Take the 2-minute tour ×
Stack Overflow is a question and answer site for professional and enthusiast programmers. It's 100% free, no registration required.

I'm looking for a open source library or examples for working with Enum types in .Net. In addition to the standard extensions that people use for Enums (TypeParse, etc.), I need a way to perform operations like returning the value of the Description attribute for a given enumeration value or to return a enumeration value that has a Description attribute value that matches a given string.

For example:

//if extension method
var race = Race.FromDescription("AA") // returns Race.AfricanAmerican
//and
string raceDescription = Race.AfricanAmerican.GetDescription() //returns "AA"
share|improve this question
1  
There's also Jon Skeet's library for generic enum type constraints: code.google.com/p/unconstrained-melody –  TrueWill Oct 22 '09 at 17:32
    
the first part is a duplicate of stackoverflow.com/questions/17772/…. –  nawfal Jun 9 '13 at 11:59

2 Answers 2

up vote 2 down vote accepted

If there isn't one already, start one! You can probably find all the methods you need from other answers here on Stackoverflow - just roll them into one project. Here's a few to get you started:

Getting value of enum Description:

public static string GetDescription(this Enum value)
{
    FieldInfo field = value.GetType().GetField(value.ToString());
    object[] attribs = field.GetCustomAttributes(typeof(DescriptionAttribute), true));
    if(attribs.Length > 0)
    {
        return ((DescriptionAttribute)attribs[0]).Description;
    }
    return string.Empty;
}

Getting a nullable enum value from string:

public static class EnumUtils
{
    public static Nullable<T> Parse<T>(string input) where T : struct
    {
        //since we cant do a generic type constraint
        if (!typeof(T).IsEnum)
        {
            throw new ArgumentException("Generic Type 'T' must be an Enum");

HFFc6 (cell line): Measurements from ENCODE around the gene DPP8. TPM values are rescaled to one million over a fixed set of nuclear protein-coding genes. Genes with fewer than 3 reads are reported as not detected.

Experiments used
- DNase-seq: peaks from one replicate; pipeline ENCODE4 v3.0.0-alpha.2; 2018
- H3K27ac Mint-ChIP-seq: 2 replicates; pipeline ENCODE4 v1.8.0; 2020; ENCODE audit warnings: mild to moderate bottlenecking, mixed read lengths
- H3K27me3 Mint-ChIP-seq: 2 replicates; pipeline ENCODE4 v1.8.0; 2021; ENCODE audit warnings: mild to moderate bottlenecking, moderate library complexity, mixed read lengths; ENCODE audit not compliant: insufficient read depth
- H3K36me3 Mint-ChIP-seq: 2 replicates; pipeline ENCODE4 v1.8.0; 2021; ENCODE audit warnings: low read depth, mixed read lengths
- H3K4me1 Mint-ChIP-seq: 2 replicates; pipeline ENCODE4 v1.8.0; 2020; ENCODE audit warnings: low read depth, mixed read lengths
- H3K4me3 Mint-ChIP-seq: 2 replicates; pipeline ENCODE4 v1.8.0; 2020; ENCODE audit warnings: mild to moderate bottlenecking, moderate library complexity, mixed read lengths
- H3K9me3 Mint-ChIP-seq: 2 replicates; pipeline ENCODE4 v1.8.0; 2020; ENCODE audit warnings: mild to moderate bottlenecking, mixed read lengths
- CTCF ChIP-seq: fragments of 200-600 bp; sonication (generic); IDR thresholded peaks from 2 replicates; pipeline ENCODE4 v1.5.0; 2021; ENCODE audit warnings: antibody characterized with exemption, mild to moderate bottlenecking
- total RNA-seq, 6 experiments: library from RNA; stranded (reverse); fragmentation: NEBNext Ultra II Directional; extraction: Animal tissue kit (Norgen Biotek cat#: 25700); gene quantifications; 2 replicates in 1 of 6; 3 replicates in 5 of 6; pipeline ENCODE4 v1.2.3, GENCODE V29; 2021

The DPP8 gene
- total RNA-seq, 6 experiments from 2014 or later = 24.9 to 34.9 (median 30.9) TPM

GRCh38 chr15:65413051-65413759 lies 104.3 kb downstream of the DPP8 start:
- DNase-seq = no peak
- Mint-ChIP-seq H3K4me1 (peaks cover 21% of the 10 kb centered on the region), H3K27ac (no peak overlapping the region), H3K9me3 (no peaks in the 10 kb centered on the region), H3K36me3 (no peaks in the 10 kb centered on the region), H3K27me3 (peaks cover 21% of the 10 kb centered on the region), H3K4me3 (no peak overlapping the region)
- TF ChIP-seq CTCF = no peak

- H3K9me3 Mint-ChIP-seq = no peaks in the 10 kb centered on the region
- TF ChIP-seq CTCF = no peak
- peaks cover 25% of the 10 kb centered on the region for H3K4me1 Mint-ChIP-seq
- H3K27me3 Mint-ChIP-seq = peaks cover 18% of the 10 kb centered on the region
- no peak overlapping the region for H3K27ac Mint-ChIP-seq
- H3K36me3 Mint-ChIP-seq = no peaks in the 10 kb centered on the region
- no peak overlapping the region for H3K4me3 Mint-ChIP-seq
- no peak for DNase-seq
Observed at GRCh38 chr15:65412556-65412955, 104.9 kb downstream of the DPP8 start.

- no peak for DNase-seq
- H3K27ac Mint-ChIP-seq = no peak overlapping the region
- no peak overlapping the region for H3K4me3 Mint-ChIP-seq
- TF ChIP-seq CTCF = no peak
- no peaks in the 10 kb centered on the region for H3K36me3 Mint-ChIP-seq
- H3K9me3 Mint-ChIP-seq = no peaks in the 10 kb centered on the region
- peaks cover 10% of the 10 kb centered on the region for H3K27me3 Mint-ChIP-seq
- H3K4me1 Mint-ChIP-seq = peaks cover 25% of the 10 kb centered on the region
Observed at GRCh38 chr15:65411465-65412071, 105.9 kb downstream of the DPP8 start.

}
        if (!string.IsNullOrEmpty(input))
        {
            if (Enum.GetNames(typeof(T)).Any(
                  e => e.Trim().ToUpperInvariant() == input.Trim().ToUpperInvariant()))
            {
                return (T)Enum.Parse(typeof(T), input, true);
            }
        }
        return null;
    }
}
share|improve this answer

I read this blog post the other day about using classes instead of enums:

http://www.lostechies.com/blogs/jimmy%5Fbogard/archive/2008/08/12/enumeration-classes.aspx

Proposes the use of an abstract class to serve as the basis of enum classes. Base class has things like equality, parse, compare, etc.

Using it, you can have classes for your enums like this (example taken from article):

public class EmployeeType : Enumeration
{
    public static readonly EmployeeType Manager 
        = new EmployeeType(0, "Manager");
    public static readonly EmployeeType Servant 
        = new EmployeeType(1, "Servant");
    public static readonly EmployeeType AssistantToTheRegionalManager 
        = new EmployeeType(2, "Assistant to the Regional Manager");

    private EmployeeType() { }
    private EmployeeType(int value, string displayName) : base(value, displayName) { }
}
share|improve this answer
    
Thanks quip. The article makes some very good points that are pertinent to my situation. –  Stephen franklin Oct 22 '09 at 15:40

Your Answer

 
discard

By posting your answer, you agree to the privacy policy and terms of service.

Not the answer you're looking for? Browse other questions tagged or ask your own question.